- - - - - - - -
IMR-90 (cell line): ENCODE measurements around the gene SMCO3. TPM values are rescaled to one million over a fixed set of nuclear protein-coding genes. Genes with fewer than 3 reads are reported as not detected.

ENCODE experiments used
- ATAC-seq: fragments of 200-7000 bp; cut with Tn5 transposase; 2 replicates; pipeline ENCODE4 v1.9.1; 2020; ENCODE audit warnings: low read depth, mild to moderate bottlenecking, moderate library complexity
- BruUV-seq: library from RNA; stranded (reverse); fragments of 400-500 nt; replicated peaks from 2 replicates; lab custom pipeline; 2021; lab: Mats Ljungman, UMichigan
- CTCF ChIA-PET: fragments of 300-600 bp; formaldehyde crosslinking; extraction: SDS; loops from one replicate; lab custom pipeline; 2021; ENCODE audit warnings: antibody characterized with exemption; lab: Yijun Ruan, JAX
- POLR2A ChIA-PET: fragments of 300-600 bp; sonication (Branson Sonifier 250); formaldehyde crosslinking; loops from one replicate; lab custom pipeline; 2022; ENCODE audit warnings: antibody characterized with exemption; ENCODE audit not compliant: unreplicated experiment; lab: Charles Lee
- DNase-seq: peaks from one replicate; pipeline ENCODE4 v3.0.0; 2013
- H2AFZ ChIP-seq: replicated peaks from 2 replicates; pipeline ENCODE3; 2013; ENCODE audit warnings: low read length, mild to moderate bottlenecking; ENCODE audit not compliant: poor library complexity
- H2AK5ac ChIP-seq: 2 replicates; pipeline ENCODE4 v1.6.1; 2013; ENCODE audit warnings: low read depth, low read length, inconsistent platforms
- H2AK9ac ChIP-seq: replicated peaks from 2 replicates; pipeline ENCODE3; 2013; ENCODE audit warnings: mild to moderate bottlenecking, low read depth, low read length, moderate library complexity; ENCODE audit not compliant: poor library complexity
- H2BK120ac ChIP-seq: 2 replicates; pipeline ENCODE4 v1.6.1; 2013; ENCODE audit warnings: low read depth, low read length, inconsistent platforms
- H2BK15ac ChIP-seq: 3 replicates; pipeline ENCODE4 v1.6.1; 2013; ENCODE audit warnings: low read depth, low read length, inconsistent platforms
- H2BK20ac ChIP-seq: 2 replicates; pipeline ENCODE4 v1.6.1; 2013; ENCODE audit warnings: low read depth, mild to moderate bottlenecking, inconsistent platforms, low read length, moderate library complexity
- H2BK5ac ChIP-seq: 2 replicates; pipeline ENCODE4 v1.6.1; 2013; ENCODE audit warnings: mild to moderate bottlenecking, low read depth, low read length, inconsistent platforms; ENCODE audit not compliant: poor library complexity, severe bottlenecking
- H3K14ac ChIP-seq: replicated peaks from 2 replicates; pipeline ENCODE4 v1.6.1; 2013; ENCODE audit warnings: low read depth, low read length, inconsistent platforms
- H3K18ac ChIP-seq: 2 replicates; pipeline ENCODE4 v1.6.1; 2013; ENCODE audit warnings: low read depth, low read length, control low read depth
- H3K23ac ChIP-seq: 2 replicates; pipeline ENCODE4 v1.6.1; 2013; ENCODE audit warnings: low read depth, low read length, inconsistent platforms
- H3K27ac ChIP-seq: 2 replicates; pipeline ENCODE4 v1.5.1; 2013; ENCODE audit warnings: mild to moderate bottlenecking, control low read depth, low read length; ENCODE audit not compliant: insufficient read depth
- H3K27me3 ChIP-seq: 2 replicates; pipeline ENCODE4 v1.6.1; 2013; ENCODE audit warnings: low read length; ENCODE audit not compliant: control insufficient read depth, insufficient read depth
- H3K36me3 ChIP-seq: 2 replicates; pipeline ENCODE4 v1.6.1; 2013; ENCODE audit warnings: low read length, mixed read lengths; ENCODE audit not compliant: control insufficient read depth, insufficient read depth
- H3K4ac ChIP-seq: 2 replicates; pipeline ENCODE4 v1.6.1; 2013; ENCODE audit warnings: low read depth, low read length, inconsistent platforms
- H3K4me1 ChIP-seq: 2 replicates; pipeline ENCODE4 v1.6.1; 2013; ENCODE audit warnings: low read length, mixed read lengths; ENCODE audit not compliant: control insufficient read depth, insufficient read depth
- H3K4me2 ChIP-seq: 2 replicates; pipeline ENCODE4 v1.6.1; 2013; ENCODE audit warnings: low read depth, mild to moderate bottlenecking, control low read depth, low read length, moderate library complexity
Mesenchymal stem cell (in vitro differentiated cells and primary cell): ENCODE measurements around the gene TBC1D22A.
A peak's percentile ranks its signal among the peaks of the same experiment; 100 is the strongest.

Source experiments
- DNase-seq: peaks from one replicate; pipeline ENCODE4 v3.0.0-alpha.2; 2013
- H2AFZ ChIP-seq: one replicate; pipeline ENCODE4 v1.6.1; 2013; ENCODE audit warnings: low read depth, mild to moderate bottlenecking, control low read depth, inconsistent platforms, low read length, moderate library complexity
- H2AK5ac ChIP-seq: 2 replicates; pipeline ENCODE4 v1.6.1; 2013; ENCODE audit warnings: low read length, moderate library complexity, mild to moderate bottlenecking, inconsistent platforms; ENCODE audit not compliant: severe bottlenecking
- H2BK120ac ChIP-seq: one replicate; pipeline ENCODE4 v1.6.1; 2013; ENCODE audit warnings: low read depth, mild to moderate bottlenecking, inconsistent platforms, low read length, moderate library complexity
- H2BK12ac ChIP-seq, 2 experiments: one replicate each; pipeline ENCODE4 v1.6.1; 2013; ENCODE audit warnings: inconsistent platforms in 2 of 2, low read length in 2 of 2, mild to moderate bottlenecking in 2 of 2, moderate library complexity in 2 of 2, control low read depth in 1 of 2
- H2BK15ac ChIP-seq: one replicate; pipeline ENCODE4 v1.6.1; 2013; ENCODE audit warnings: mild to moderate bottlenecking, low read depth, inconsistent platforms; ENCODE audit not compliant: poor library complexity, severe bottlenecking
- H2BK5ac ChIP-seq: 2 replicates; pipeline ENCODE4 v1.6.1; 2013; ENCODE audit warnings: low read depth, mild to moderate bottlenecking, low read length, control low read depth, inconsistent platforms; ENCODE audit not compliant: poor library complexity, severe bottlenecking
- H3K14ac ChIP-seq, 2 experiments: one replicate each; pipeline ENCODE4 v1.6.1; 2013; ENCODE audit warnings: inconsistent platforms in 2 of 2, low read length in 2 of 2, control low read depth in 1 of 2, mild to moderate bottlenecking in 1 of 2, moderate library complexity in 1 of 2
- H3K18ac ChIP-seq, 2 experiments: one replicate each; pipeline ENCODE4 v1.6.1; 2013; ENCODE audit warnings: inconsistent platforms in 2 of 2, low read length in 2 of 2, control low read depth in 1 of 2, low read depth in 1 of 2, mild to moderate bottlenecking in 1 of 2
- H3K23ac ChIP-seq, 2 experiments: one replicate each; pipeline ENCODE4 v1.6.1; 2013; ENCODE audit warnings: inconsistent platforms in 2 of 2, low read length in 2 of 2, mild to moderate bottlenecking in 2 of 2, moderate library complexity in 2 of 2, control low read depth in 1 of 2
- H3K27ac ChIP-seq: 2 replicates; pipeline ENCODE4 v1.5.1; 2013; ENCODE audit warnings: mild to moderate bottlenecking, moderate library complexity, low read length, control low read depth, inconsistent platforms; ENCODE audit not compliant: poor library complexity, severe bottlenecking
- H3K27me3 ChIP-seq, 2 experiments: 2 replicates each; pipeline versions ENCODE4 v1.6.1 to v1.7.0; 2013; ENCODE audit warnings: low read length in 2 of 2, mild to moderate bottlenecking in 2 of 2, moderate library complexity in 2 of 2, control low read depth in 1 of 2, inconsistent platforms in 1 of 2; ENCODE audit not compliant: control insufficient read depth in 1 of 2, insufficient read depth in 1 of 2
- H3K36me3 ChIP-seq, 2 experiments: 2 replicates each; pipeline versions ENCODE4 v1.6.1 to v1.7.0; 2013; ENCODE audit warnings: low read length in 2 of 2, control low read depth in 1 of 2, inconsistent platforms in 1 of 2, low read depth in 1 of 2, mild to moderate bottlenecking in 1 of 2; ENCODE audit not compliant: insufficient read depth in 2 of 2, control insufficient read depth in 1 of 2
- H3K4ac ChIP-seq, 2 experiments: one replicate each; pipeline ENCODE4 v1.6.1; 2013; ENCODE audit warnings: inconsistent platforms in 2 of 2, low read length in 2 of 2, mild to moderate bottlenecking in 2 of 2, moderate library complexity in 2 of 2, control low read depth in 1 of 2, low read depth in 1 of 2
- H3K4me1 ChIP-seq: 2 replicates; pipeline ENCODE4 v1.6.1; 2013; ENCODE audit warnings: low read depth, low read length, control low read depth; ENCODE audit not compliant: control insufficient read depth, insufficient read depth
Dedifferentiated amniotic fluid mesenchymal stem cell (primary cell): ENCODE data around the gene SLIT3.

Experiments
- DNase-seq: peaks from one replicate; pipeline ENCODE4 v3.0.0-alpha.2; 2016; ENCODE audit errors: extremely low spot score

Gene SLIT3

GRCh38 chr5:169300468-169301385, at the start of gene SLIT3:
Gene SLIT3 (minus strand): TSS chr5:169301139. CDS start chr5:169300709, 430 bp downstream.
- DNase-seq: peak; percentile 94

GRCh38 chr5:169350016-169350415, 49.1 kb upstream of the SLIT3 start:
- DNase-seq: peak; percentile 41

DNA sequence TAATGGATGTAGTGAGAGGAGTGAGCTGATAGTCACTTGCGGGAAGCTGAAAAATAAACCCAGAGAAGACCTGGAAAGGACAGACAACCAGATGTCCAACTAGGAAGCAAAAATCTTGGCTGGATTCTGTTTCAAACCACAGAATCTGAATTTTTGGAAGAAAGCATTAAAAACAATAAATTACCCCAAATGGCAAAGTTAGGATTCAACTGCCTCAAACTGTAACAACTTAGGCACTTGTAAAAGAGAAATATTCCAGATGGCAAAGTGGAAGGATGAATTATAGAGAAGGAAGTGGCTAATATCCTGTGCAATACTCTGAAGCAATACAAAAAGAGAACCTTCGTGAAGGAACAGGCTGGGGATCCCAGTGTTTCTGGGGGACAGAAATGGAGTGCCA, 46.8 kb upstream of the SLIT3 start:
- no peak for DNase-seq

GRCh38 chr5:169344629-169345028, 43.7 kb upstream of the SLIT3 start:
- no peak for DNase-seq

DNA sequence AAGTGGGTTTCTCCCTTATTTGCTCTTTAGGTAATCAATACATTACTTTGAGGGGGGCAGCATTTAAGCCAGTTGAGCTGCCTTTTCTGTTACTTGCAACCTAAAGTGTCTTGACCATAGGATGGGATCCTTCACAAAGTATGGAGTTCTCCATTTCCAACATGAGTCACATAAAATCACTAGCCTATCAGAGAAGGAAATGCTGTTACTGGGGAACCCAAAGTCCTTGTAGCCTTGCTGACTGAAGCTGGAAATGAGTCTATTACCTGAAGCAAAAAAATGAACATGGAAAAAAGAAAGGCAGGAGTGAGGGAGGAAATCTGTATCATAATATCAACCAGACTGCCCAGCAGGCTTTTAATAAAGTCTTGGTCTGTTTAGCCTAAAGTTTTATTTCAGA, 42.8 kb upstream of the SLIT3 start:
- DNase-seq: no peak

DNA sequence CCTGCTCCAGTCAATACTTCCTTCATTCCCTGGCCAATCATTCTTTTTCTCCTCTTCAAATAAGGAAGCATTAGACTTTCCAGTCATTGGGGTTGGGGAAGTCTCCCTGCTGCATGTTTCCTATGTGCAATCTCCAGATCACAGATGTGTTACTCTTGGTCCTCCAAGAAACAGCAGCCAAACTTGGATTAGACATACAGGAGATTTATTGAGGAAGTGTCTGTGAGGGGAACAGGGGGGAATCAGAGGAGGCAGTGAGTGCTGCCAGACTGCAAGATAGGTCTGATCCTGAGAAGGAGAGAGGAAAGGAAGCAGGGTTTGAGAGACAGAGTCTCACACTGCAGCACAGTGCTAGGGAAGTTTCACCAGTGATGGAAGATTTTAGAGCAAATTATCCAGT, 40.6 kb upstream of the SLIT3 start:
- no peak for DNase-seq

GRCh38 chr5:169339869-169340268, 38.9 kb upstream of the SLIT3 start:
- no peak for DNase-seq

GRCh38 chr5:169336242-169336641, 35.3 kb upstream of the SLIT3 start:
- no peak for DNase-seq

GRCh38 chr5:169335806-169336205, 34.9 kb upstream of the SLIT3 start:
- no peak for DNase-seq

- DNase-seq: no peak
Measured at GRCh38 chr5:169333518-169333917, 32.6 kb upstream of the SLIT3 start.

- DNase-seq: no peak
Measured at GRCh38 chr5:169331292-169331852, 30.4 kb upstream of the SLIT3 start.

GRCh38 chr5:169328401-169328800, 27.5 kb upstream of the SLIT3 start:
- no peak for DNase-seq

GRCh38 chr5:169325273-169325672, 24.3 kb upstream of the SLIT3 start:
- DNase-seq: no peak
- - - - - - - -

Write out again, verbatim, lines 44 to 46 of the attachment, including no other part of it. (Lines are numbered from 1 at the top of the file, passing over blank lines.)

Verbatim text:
- DNase-seq: peaks from one replicate; pipeline ENCODE4 v3.0.0-alpha.2; 2016; ENCODE audit errors: extremely low spot score

Gene SLIT3

GRCh38 chr5:169300468-169301385, at the start of gene SLIT3: